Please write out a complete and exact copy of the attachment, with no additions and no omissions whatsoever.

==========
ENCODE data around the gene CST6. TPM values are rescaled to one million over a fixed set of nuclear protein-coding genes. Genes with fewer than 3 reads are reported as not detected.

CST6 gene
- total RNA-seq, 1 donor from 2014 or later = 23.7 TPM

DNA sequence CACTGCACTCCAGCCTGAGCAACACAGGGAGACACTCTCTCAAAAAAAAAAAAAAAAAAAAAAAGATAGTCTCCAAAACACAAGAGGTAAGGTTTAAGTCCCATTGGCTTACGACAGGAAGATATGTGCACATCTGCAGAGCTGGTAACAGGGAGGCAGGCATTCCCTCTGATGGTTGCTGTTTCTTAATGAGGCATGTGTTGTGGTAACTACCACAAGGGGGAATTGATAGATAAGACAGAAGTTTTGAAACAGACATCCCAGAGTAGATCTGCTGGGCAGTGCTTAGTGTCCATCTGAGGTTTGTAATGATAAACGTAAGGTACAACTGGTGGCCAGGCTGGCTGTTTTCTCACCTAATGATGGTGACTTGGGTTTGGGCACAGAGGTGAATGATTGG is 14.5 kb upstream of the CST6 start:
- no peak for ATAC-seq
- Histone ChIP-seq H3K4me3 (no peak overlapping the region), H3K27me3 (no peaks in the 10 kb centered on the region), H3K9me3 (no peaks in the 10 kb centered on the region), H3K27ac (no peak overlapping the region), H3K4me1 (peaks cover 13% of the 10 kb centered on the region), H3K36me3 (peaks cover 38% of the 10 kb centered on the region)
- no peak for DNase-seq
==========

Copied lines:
ENCODE data around the gene CST6. TPM values are rescaled to one million over a fixed set of nuclear protein-coding genes. Genes with fewer than 3 reads are reported as not detected.

CST6 gene
- total RNA-seq, 1 donor from 2014 or later = 23.7 TPM

DNA sequence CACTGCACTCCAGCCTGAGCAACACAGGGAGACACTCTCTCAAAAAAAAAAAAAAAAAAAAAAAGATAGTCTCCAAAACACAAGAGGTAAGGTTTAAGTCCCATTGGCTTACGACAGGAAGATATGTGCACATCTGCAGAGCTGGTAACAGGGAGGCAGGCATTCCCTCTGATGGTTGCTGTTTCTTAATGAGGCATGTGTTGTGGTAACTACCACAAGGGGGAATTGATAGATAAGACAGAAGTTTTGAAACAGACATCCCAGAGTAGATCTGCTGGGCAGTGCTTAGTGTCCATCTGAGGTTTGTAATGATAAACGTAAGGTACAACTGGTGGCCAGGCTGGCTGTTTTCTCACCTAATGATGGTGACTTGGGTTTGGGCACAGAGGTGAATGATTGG is 14.5 kb upstream of the CST6 start:
- no peak for ATAC-seq
- Histone ChIP-seq H3K4me3 (no peak overlapping the region), H3K27me3 (no peaks in the 10 kb centered on the region), H3K9me3 (no peaks in the 10 kb centered on the region), H3K27ac (no peak overlapping the region), H3K4me1 (peaks cover 13% of the 10 kb centered on the region), H3K36me3 (peaks cover 38% of the 10 kb centered on the region)
- no peak for DNase-seq